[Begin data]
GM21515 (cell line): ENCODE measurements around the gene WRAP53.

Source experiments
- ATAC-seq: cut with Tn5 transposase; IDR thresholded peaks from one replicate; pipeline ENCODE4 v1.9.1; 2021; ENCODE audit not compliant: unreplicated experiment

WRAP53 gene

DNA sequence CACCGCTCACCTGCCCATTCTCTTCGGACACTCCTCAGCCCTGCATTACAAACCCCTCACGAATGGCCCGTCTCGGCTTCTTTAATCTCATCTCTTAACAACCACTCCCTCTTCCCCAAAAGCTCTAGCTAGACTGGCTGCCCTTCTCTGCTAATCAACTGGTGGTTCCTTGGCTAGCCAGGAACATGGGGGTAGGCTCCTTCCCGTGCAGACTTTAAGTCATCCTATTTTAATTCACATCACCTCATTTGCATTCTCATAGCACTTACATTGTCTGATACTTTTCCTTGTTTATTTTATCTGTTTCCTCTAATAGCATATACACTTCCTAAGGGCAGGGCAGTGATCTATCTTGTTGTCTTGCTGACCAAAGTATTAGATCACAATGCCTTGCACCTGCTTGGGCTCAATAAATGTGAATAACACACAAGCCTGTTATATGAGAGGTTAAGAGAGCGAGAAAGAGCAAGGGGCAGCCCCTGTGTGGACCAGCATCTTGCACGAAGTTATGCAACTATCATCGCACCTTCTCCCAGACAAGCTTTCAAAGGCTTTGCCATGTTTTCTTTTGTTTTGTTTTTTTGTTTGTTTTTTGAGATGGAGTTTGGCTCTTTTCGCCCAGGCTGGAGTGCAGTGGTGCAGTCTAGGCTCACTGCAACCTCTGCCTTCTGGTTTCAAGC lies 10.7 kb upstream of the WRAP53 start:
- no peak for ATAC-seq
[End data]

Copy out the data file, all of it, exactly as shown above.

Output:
GM21515 (cell line): ENCODE measurements around the gene WRAP53.

Source experiments
- ATAC-seq: cut with Tn5 transposase; IDR thresholded peaks from one replicate; pipeline ENCODE4 v1.9.1; 2021; ENCODE audit not compliant: unreplicated experiment

WRAP53 gene

DNA sequence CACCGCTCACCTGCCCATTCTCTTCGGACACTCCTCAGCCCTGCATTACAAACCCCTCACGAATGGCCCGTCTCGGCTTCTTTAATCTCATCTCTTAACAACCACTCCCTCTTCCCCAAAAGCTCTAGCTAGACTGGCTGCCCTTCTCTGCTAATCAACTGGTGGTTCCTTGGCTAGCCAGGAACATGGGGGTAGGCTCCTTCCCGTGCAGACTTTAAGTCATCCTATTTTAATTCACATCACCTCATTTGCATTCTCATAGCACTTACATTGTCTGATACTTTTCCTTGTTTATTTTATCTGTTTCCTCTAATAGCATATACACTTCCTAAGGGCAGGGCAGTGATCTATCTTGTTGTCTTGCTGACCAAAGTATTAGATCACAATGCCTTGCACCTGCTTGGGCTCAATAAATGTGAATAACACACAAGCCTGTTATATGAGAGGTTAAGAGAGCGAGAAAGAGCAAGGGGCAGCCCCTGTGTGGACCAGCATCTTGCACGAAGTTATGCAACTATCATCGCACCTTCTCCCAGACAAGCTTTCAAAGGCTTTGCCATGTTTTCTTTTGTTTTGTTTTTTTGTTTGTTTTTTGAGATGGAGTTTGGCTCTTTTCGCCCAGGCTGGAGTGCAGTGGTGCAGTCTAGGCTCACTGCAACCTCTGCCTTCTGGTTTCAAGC lies 10.7 kb upstream of the WRAP53 start:
- no peak for ATAC-seq